Live like a Millionaire Now
In high school, teachers would sometimes ask me, “What do you want to be when you grow up?” My answer was simple: “I want to be rich.” However, since I didn’t know how I could actually become rich, my goal faded away. It became a forgotten dream, a distant memory, and a latent desire, until I found an easy path to becoming a millionaire: invest 100 dollars a month.
According to CNN Money’s millionaire calculator, if I invest 100 dollars each month at an 8% return (the average return investors receive from the S&P 500 Stock Index), I will become a millionaire in 53 years. That’s a long time to wait, but it’s only a worst-case scenario; with luck, I’ll see much better (and quicker) returns on my investments.
But, of course, it can’t be that simple. Millionaires have several secrets of success; many of them are hidden within mounds of data and surveys, but they do exist, and they do work. According to a U.S. Trust survey of American millionaires, eighty-six percent of these rich people didn’t acquire their wealth through family inheritance; instead, they developed certain habits, skills, and values that led to their success over time. Much of the research on how such millionaires have succeeded can be boiled down to three common principles: (1) be frugal, (2) invest for growth, and (3) develop proactive personality traits.
Millionaires are Frugal
According to Sarah Stanley Fallaw, director of research for the Affluent Market Institute, millionaires are very frugal. This includes several that we know of, such as Jim Pattison, Richard Branson, Judy Faulkner, Mark Zuckerberg, and Jennifer Lawrence. Each of these people, according to Business Insider, has an ”average” car, and many of them live in normal neighborhoods or apartments. Even Warren Buffet “still lives in his modest Omaha, Nebraska, home, which he bought for $31,500 in 1958.” Additionally, Charlie Ergen, former CEO of Dish Network, eats a sack lunch consisting of a sandwich and a Gatorade every day. 
On the popular financial blog ESI Money, the blog’s millionaire writer ESI interviewed another 150 millionaires, and he also found that most millionaires are indeed frugal. When discussing how much to save, he said, “In the end, I think 20% to 25% is a pretty good estimate. It’s also a decent level of savings, especially given their high salaries. When you couple solid savings with strong earnings, you get a great one-two financial punch.” He noted, however, that some people in the Financial Independence and Early Retirement (FIRE) community save 50% or more.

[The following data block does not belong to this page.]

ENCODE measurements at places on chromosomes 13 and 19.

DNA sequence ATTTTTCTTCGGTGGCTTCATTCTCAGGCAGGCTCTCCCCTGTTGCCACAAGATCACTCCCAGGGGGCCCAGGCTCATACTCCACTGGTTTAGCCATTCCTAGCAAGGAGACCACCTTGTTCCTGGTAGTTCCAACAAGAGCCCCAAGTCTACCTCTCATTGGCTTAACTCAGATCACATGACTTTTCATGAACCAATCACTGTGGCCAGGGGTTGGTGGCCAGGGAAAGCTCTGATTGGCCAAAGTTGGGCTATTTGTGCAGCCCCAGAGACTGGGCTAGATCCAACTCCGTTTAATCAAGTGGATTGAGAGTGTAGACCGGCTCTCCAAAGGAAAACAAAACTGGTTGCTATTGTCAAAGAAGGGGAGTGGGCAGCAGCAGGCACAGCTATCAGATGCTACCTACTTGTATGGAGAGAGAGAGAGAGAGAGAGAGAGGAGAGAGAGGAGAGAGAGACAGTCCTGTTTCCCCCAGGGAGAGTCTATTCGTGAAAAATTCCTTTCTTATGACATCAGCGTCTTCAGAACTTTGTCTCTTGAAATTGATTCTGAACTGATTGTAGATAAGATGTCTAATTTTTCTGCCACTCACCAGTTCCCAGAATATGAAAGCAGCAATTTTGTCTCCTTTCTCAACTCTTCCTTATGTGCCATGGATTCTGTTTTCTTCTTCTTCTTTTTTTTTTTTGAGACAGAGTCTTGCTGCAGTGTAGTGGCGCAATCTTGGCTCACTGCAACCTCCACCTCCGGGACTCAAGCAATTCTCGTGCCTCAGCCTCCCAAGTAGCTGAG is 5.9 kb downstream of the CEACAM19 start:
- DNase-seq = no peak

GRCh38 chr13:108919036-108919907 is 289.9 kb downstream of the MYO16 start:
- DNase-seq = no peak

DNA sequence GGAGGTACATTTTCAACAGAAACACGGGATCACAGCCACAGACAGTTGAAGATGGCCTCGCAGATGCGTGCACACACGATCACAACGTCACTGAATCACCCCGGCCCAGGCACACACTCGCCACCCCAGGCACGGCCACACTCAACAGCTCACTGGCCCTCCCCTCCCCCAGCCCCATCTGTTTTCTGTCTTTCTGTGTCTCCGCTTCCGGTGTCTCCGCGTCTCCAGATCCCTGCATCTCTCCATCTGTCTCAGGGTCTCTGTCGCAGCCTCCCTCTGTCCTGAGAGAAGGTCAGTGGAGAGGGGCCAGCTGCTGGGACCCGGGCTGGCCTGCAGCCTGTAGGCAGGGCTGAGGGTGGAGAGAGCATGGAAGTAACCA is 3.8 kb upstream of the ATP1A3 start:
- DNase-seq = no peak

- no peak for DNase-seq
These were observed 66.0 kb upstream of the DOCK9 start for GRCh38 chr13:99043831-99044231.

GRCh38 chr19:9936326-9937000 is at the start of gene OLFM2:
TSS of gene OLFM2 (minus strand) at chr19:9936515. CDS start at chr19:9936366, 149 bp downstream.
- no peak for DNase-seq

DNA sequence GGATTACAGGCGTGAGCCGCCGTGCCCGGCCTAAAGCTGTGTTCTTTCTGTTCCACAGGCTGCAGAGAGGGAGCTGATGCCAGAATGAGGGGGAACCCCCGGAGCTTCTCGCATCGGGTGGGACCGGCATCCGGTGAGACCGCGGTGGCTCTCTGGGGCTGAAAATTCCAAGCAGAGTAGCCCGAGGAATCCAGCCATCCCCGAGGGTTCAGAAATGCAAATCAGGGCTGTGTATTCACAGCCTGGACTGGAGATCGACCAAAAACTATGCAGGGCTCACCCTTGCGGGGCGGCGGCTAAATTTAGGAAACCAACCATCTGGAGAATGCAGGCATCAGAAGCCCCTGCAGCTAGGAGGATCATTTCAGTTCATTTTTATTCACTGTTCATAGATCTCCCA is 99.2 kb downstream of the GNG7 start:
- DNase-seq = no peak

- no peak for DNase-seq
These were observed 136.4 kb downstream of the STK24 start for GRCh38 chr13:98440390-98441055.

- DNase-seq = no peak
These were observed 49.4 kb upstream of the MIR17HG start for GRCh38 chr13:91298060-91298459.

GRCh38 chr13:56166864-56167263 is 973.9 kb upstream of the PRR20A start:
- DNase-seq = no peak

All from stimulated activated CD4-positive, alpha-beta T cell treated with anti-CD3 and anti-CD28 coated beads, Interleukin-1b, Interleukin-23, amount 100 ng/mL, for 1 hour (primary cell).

You can start improving your saving and spending habits now. Consider putting your savings first by automatically sending a portion of your paycheck to your savings every month. Track your expenses and budget. Put the effort into becoming more frugal, and you will already be on the path to become a millionaire.
Most importantly, save to invest. If you know the savings you are putting away will go into your favorite investments, you will feel much more satisfaction from saving.
Millionaires Invest for Growth
Millionaires invest often, and they think ahead. After all, becoming a millionaire can take decades, and investments can take a long time to compound. According to the U.S. Trust study, about 83% of wealthy Americans say that using buy-and-hold strategies contributed to part of their wealth. This study also found that most multi-millionaires start investing in stocks at around age 25. 
Millionaires also tend to diversify across many different potential sources of income. The 2019 World Wealth Report shows millionaires overall keep almost 75% of their assets in investments of all sorts, including about 40% in equity (or stocks) and real estate.
However, Gallup, which annually tracks financial statistics, illustrates that these investing habits are not universal. According to the investment-tracking poll, as of 2018, only about half of Americans even invest in stock at all. This sets the above investing habits apart as secrets of success. Instead of having their income sit in a bank, these millionaires send their money out to grow.